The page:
Hungary’s lending boom started in 2000 and became oriented around loans in foreign currency: By 2008, the Swiss franc denominated over 60 percent of household debt. Between September 2008 — a key month for the global economic crisis — and Hungary’s April 2010 elections, Hungary’s national currency, the forint, depreciated by 23 percent. Household debt increased during this time by a whopping 4 percent of precrisis national GDP.

Meanwhile, the same time period also marked a shift in Hungary’s political landscape. The far right only received 2.6 percent of the vote in Hungary’s 2006 elections; that increased to 17 percent in 2010 and 20 percent in 2014.

To investigate the relationship between debt and politics, the scholars examined data at the zip code level across Hungary about the amount of debt and foreign debt held, as well as voting data. That allowed them to pinpoint variations within the overall political shift in Hungary and to see how much of it corresponded to debt troubles. This is an application of the “differences in differences” approach often used by social scientists.

Ultimately the data showed that between 2006 and 2010, as debt increased relative to income within Hungarian zipcodes, voting by those residents shifted toward the far right. Specifically, for a given 10-percentage-point increase of debt to income, the far-right vote share in that area increased from 1.6 to 3.0 percentage points. Overall, spikes in foreign-currency debt during this time account for a 3-percentage-point increase in the far-right vote share nationally, or 20 percent of the change in the vote. This shift has persists today.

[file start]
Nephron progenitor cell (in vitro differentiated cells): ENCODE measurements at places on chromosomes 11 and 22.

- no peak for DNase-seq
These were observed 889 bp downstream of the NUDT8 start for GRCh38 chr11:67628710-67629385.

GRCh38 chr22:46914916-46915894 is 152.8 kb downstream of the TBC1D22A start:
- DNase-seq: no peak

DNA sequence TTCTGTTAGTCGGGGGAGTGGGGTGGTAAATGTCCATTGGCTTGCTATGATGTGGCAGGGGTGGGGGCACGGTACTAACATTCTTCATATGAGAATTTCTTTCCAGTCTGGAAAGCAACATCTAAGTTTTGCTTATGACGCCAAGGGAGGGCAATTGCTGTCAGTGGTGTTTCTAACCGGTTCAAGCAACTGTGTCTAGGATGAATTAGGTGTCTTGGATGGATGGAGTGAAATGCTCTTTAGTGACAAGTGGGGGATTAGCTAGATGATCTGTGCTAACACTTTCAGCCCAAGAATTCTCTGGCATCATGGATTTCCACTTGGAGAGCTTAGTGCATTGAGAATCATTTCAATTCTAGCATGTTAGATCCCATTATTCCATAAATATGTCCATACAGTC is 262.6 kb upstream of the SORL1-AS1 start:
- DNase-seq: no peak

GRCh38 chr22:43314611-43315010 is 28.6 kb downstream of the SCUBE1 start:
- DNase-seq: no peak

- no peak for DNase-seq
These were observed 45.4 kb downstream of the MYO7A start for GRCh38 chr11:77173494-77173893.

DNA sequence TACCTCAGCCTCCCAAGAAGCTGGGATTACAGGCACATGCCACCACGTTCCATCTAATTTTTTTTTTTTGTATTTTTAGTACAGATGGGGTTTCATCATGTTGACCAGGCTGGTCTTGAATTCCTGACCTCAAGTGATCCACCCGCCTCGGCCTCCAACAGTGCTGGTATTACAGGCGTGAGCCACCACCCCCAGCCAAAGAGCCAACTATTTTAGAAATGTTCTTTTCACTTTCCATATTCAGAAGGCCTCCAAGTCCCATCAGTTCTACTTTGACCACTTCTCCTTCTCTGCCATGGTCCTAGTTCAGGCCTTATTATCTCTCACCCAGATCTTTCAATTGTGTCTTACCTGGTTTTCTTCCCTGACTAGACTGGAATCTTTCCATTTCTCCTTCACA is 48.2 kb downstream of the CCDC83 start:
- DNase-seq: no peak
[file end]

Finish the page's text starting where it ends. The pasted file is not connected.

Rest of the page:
One of the key facets of this political dynamic, the scholars note, is that many households were in debt in foreign currency, often to foreign lenders. Jobbik, at the time, had a highly nationalist platform; it was also the most aggressive party in terms of campaigning on relief measures from foreign-held debt, while Hungary’s mainstream parties were more vague about the issue.

“Populist parties like to exploit divisions or cleavages in society between the ‘good’ ordinary people, and the elites or foreigners or any kind of outside threat that they [populists] can create. Conflict between debtors and banks seems to have been a particularly fruitful way for them to do that,” Verner says. “I think that helps us understand why they’ve been successful, particularly after financial crises.”